Widgetized Section

Go to Admin » Appearance » Widgets » and move Gabfire Widget: Social into that MastheadOverlay zone

Peruse Pagosa’s past at the historical society museum

By Shari Pierce
Special to The PREVIEW

Photo courtesy Gloria Macht Ray Macht is seen here on his favorite horse at about the age of 9. This was the age he was when he made the comforter currently on display at the San Juan Historical Society Museum. The museum is open daily from 9 a.m. to 5 p.m. and is located at 96 Pagosa St., on the east side of Pagosa Springs.

Photo courtesy Gloria Macht
Ray Macht is seen here on his favorite horse at about the age of 9. This was the age he was when he made the comforter currently on display at the San Juan Historical Society Museum. The museum is open daily from 9 a.m. to 5 p.m. and is located at 96 Pagosa St., on the east side of Pagosa Springs.

Well over 300 people visited the historical society museum in the first week of the season.

You, too, should plan a visit to see all of the treasures housed in the old town waterworks and Job Corps buildings that house the museum.

What will you see?

Artifacts from Pagosa Springs’ and Archuleta County’s past including saddles, tack, an old forge, seed separator, anvil, metal art, a painting of Camp Lewis when it was located in Pagosa Springs, scales, a mosasaur and more. And, that and more are all in the first aisle of exhibits.

A new piece on display is a transit, which belonged to Reef Egger. This is a beautiful brass and glass piece that was likely used in the Pagosa Springs area in its earliest days.

Egger came to Pagosa Springs in March of 1890. Having been in the newspaper business for many years, he put his talents to work here establishing The Pagosa Springs News, which he operated until 1903. Later in that same year, he founded another newspaper in town, The Pagosa Springs Observer, publishing that paper until he moved in 1909 to Bayfield.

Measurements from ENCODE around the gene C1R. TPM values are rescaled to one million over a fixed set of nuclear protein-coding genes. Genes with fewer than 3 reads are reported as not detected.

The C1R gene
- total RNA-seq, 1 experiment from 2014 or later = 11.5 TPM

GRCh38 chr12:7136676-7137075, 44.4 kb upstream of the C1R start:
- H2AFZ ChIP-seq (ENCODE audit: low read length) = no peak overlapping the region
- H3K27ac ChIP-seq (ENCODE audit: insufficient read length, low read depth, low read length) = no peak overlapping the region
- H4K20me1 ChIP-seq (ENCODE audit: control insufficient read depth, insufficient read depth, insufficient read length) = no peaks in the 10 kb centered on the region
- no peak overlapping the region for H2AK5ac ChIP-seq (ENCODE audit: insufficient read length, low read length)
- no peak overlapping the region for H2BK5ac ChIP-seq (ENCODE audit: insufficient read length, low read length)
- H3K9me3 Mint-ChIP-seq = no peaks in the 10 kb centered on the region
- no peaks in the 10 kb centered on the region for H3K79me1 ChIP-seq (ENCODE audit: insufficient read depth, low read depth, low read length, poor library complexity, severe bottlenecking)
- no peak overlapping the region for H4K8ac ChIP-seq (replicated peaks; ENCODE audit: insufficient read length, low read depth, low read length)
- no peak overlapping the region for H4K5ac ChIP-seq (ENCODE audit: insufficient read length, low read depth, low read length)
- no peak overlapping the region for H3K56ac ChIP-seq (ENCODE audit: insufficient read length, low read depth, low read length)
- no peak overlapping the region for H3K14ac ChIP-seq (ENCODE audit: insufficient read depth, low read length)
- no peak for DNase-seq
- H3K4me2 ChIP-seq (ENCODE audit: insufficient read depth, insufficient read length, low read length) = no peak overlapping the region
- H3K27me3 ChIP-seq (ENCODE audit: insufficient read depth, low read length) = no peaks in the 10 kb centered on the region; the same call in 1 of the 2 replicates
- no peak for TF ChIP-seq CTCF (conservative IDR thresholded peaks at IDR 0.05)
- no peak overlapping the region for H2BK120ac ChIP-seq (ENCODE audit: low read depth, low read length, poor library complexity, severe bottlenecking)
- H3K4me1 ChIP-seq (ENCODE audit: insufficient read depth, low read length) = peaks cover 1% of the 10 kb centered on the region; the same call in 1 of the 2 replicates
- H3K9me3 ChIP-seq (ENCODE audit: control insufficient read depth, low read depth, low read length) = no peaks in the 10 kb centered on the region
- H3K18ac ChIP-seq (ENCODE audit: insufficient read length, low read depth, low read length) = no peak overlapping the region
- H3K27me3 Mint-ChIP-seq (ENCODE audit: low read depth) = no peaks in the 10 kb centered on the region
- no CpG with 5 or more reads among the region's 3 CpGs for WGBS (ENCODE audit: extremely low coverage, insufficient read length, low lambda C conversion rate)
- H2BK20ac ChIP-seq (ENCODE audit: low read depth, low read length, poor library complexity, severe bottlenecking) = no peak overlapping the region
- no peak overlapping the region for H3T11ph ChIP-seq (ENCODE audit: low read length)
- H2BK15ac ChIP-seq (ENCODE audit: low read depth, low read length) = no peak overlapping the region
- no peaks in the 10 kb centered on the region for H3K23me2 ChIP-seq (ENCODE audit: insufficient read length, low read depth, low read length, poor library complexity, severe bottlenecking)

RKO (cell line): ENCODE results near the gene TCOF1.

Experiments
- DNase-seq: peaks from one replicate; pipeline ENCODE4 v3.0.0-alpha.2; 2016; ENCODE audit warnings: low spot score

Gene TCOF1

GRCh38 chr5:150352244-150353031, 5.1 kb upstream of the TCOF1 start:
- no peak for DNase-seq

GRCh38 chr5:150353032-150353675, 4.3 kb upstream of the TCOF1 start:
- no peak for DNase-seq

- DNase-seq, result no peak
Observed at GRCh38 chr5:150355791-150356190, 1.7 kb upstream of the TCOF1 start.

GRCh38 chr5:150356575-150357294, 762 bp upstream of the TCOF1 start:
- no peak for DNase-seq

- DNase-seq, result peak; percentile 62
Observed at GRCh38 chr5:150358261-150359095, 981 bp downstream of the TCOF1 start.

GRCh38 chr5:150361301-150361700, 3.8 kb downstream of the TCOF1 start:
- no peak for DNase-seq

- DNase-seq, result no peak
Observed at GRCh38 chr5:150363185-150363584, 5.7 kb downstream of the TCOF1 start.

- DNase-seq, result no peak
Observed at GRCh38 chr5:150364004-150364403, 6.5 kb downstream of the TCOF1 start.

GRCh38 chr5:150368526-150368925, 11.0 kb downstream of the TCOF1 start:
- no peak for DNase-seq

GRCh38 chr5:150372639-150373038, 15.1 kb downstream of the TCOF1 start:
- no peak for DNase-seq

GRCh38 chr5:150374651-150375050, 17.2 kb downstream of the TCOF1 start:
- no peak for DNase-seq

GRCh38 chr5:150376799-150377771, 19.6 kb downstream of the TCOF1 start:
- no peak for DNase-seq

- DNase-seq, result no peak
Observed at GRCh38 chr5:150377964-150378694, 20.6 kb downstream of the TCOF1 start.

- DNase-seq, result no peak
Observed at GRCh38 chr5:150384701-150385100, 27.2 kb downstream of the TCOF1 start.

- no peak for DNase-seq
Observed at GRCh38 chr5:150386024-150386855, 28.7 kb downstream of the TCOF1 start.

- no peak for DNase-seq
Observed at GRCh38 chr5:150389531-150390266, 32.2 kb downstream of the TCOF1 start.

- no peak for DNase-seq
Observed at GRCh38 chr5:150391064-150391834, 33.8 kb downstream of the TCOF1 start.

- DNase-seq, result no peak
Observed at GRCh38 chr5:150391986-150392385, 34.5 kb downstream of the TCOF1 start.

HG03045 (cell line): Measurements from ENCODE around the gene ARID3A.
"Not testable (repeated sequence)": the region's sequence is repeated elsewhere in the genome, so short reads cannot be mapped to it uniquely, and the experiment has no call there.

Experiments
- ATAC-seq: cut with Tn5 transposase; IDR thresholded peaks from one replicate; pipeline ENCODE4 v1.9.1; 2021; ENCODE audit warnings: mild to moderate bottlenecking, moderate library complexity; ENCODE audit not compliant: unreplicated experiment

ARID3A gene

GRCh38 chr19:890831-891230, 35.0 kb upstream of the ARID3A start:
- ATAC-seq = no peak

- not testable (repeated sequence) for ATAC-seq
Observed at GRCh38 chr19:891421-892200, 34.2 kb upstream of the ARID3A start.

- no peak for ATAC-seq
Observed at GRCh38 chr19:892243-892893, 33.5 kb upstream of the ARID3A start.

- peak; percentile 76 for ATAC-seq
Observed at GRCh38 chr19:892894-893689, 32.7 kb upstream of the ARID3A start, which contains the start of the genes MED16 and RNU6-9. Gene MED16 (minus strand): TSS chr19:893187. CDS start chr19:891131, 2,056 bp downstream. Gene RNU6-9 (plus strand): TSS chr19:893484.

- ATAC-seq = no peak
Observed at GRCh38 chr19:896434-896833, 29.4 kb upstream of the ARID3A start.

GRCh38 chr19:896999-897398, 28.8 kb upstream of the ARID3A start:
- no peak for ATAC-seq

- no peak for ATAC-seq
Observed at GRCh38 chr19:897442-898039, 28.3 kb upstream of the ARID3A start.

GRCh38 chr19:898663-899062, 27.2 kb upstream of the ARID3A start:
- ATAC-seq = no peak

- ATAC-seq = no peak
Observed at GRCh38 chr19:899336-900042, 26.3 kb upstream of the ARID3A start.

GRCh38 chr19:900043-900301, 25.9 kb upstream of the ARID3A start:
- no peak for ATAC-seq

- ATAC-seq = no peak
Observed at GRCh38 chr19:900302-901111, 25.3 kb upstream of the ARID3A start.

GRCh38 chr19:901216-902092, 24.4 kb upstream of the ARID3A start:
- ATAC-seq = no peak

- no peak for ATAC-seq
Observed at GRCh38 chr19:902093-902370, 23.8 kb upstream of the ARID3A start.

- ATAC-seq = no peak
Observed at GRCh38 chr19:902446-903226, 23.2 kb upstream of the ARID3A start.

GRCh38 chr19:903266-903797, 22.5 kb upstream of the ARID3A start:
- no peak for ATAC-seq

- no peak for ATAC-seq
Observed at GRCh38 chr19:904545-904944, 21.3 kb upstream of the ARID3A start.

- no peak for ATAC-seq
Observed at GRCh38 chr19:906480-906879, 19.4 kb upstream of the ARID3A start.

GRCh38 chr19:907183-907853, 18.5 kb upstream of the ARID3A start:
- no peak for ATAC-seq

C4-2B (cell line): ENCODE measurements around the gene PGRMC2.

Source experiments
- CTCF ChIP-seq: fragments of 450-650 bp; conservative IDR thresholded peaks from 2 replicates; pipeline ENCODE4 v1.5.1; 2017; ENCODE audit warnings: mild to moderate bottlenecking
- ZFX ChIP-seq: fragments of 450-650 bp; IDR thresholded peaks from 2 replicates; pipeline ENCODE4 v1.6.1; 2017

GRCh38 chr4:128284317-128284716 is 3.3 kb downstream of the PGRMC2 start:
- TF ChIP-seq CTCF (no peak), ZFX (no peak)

The quilts

A fun quilt on display this season as part of the’“Stitches in Time” exhibit is Ray’s Quilt.

This 72×83 comforter was made with wool suiting with flannel backing and batting, probably in 1921.

The blocks were set together by Ray Macht when he was 9 years old and was confined to the house with the measles for three weeks. His mother, Lena, made him put the quilt together as something for him to do.

It is a typical stay-warm comforter made from leftover clothing.

Macht ranched in this community all of his life and was descended from a local pioneer family that settled near Pagosa Springs in 1883. He was very active in the community, serving on many boards.

This antique comforter has been loaned to us by Gloria Macht.

Gift shop

The historical society board has made a great effort this season to expand the museum’s gift shop. The museum relies solely on sales from the gift shop and donations to pay all of its operating expenses.

You are invited to drop in and check out the expanded offerings, which include many items handmade by society members along with books of southwest history interest, quilt patterns and many textiles.

Of course, the historic playing cards done as a fund-raiser are still available. The black and white deck quantities are very limited. Get them while they last.

This deck of playing cards takes on the look of years gone by. Each card face highlights a photo from Pagosa Springs’ past. The cards are designed the way “souvenir” playing cards used to be — printed with oval photos, historical facts and fun information on the face of the card. The back of the card features an early photo of Pagosa Springs’ hot springs.

The San Juan Historical Society works to preserve the past history of our area and to share that history with residents and visitors. This deck of playing cards is one way the Society is working toward education and preservation of history.

The decks of playing cards are available for $10 per deck and may be purchased at the San Juan Historical Society Museum at the corner of U.S. 160 and 1st Street in downtown.

The museum is open seven days a week from 9 a.m. to 5 p.m

No admission is charged to view the exhibits. Donations are greatly appreciated.

This story was posted on June 6, 2013.